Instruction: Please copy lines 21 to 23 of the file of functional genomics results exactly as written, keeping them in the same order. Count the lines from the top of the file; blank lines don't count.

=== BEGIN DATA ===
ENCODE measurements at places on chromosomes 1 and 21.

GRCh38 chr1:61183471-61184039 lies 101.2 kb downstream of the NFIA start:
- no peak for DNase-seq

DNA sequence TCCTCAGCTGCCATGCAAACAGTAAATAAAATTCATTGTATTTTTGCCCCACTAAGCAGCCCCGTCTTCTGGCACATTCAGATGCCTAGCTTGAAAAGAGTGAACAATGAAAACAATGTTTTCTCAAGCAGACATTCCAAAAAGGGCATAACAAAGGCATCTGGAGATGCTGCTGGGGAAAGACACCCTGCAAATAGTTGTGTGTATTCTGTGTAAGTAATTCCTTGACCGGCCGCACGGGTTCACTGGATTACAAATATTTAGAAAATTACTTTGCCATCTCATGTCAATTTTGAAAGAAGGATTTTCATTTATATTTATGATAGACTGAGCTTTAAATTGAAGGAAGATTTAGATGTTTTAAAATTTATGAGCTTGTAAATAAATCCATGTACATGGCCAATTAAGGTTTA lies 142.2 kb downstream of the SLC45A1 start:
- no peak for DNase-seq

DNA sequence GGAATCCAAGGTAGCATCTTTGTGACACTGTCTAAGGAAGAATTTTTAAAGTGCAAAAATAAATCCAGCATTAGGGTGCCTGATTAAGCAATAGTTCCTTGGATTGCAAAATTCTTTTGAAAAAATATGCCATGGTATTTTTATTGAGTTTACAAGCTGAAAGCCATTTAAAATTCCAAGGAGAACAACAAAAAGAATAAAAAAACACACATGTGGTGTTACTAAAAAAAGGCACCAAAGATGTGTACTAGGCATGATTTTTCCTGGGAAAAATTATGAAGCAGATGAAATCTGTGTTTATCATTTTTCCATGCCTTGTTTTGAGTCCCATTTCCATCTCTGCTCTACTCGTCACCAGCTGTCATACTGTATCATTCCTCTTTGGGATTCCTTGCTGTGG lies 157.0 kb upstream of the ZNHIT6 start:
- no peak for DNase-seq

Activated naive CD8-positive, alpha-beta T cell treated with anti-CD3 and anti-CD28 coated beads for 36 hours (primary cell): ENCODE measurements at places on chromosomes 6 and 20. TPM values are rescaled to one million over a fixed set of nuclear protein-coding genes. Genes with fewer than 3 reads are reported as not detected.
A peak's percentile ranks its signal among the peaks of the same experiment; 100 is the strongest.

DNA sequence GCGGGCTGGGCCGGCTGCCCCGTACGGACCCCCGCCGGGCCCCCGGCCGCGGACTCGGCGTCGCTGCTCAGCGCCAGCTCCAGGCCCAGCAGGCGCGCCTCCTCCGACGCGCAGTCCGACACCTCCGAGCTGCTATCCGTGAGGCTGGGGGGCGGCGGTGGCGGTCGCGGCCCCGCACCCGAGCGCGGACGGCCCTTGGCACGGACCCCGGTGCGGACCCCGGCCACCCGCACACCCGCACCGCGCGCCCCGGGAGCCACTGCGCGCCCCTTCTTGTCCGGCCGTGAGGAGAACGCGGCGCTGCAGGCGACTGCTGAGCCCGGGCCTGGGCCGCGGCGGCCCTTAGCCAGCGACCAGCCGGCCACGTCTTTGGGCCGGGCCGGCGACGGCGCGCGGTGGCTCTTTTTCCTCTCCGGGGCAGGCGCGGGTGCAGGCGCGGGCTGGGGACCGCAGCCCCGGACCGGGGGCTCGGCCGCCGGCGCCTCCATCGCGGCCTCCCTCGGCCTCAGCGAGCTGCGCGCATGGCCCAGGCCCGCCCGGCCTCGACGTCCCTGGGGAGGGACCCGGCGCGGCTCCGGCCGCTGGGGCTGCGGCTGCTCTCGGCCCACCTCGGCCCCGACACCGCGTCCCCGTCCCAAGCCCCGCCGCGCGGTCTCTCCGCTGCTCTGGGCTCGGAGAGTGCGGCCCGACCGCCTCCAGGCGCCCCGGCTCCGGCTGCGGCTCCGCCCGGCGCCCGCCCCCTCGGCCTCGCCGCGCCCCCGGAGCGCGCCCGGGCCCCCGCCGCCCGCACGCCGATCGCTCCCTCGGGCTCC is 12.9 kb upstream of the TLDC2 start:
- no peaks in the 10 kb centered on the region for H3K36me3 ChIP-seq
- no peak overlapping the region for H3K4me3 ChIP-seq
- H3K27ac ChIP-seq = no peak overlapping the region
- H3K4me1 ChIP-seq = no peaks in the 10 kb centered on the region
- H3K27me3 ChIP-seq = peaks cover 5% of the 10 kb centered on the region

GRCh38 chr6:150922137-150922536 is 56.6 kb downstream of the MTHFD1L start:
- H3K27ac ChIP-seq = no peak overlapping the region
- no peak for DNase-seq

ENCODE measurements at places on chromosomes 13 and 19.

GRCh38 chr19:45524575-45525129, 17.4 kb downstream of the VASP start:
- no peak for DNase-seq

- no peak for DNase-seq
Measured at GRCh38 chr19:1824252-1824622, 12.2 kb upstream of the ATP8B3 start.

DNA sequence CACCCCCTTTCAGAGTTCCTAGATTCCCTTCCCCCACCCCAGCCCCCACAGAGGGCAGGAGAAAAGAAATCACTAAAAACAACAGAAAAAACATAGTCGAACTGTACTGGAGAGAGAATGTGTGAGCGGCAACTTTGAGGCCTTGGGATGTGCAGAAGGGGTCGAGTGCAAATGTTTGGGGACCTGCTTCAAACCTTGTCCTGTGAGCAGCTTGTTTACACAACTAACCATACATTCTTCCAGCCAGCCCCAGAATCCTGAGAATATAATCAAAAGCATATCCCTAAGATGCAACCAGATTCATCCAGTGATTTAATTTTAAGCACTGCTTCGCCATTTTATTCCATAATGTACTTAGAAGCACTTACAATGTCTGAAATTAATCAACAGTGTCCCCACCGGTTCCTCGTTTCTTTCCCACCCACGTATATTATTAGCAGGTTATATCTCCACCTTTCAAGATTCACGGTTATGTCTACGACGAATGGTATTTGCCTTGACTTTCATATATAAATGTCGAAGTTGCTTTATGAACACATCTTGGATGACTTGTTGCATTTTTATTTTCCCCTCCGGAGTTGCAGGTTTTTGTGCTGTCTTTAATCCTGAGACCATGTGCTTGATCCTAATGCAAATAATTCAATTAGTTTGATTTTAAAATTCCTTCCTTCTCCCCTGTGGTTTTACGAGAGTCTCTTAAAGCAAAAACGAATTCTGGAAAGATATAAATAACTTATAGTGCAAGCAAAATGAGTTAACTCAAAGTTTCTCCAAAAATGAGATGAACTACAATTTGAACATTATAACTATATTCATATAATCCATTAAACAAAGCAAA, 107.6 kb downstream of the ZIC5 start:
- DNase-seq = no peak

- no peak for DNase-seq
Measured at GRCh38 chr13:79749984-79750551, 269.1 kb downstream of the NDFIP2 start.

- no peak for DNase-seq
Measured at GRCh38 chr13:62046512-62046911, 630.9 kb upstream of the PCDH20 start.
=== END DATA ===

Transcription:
- no peak for DNase-seq

- no peak for DNase-seq
Measured at GRCh38 chr19:1824252-1824622, 12.2 kb upstream of the ATP8B3 start.